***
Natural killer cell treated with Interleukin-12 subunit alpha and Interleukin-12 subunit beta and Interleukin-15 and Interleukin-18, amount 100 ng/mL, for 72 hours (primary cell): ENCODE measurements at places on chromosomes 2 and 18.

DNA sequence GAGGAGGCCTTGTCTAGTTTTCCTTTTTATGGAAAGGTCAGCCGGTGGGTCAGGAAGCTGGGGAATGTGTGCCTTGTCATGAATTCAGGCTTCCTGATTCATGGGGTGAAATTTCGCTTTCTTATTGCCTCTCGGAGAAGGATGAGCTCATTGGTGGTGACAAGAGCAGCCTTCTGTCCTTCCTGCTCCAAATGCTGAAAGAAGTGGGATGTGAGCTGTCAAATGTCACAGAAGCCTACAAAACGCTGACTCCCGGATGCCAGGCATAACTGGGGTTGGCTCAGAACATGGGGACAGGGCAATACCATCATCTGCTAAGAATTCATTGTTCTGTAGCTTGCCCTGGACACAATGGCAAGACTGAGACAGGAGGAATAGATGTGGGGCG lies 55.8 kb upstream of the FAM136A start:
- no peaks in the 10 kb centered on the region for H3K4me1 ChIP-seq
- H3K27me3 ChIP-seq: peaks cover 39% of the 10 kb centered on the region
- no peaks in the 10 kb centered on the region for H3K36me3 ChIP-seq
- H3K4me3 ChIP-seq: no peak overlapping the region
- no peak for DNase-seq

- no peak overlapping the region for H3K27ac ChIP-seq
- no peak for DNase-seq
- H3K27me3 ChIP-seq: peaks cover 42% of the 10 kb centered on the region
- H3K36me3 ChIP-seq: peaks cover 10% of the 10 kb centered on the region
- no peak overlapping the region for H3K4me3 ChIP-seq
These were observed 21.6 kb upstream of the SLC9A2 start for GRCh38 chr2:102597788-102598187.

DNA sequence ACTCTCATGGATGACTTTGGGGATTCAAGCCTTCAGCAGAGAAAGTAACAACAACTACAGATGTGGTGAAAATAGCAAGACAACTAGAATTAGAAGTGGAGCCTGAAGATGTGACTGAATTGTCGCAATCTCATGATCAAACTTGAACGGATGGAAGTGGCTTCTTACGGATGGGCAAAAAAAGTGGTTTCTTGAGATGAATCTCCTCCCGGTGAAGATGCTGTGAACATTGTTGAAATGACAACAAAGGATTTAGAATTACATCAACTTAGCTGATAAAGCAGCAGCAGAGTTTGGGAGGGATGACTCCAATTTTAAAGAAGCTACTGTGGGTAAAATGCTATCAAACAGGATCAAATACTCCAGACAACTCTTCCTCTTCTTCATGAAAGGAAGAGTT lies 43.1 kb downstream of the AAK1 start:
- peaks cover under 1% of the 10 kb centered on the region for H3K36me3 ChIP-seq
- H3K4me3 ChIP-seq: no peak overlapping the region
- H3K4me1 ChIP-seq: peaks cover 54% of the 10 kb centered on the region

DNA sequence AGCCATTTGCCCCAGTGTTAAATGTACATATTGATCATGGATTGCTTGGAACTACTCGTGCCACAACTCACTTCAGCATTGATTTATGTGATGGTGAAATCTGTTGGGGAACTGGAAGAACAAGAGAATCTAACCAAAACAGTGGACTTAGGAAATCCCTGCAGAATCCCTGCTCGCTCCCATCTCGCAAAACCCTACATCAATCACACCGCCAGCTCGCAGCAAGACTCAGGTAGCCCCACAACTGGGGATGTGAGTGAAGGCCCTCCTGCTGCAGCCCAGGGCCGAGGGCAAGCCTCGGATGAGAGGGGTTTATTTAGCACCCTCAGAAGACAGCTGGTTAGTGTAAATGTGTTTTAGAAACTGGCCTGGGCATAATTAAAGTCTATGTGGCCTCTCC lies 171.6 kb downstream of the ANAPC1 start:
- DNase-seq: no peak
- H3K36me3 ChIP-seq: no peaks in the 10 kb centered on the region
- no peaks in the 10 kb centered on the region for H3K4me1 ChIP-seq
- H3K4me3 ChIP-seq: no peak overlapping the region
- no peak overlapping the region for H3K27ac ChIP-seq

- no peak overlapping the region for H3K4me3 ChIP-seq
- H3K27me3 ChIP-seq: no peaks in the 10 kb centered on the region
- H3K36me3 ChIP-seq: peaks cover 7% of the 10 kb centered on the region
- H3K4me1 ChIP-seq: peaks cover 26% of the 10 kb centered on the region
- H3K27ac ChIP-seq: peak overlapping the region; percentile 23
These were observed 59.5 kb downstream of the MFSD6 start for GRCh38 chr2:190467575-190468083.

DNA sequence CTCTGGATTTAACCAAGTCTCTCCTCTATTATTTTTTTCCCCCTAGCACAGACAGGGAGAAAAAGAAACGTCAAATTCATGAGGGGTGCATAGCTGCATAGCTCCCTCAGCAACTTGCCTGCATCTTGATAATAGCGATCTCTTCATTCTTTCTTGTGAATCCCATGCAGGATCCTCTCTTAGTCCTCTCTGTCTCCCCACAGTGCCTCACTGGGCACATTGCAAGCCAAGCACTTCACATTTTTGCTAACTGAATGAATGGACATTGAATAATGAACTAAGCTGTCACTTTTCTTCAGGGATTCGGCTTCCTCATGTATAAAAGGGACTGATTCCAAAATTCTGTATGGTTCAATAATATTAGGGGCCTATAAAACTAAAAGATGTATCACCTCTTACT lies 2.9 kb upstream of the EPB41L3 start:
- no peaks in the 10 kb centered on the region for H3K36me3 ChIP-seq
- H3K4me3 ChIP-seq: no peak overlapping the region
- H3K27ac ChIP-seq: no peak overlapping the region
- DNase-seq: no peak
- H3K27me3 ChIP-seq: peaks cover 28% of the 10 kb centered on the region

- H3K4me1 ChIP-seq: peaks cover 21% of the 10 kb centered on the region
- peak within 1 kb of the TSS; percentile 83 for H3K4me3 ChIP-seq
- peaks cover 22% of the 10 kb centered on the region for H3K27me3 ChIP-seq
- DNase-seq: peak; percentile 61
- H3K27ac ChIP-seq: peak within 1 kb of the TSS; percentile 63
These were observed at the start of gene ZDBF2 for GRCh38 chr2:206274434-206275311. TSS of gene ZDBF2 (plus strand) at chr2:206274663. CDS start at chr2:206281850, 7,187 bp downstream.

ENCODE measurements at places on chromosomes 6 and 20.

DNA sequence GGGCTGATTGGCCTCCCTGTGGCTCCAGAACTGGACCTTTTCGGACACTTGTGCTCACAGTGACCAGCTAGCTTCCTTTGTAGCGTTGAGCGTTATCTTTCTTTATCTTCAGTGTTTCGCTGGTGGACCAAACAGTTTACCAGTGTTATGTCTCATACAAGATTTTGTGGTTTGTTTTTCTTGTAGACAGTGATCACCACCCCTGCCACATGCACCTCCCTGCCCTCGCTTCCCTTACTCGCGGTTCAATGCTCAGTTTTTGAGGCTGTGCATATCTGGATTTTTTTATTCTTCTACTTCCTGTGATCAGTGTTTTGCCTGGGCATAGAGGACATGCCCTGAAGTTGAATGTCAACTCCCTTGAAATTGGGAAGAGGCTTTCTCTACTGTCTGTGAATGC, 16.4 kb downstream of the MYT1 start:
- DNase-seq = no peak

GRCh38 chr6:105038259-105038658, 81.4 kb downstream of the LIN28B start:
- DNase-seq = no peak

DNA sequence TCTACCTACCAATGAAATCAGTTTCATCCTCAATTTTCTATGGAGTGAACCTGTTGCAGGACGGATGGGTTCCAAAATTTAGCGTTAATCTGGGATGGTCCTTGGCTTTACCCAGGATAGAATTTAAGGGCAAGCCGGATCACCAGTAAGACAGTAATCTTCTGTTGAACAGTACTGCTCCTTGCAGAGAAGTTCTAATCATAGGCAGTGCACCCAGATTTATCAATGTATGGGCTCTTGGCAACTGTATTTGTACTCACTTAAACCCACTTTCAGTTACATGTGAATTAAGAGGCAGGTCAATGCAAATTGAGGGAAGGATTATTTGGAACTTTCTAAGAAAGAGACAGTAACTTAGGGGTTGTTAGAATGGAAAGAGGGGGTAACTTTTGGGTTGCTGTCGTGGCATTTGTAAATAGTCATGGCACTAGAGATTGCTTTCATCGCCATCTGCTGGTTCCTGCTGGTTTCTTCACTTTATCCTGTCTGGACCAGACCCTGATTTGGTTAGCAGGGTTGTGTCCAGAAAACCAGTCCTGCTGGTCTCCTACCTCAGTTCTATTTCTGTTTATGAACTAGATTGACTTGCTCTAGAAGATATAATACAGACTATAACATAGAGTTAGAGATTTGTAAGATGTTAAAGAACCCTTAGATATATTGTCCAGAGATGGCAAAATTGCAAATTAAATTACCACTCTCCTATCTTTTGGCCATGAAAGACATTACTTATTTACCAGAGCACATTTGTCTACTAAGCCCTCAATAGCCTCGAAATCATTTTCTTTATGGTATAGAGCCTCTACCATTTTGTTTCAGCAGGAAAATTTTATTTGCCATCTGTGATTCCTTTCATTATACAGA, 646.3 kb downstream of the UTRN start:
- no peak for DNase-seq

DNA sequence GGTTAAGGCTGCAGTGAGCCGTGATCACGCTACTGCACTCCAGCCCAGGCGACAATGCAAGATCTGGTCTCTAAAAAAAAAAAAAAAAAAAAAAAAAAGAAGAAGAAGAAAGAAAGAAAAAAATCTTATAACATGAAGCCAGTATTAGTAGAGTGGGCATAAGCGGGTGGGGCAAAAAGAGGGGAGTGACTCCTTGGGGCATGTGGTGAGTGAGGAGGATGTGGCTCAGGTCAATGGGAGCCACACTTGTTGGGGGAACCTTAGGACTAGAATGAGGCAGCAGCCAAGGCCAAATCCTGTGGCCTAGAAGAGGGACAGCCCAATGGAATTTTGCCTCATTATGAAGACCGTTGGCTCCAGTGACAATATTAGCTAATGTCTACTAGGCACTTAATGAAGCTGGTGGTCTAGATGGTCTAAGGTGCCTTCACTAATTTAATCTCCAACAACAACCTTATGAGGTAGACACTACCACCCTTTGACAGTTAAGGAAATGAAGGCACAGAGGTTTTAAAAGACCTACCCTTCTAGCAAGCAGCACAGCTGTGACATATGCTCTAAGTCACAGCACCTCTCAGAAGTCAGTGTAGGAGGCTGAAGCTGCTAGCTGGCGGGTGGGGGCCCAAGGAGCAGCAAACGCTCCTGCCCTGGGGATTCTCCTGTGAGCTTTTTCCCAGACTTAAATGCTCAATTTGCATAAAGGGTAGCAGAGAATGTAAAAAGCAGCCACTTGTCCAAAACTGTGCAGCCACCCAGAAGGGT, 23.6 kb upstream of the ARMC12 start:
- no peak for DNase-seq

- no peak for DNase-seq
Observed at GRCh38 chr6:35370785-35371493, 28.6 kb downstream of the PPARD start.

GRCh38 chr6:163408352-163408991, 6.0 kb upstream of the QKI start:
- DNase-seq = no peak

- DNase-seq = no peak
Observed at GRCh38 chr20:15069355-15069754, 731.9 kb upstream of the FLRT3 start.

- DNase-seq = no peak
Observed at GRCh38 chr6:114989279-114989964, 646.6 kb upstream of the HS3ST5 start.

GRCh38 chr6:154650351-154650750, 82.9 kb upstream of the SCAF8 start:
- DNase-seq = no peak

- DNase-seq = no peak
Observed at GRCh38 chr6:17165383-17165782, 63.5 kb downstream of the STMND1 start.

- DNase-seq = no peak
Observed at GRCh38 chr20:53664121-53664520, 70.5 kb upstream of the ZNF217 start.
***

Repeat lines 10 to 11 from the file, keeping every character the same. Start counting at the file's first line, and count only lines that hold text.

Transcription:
- H3K27me3 ChIP-seq: peaks cover 42% of the 10 kb centered on the region
- H3K36me3 ChIP-seq: peaks cover 10% of the 10 kb centered on the region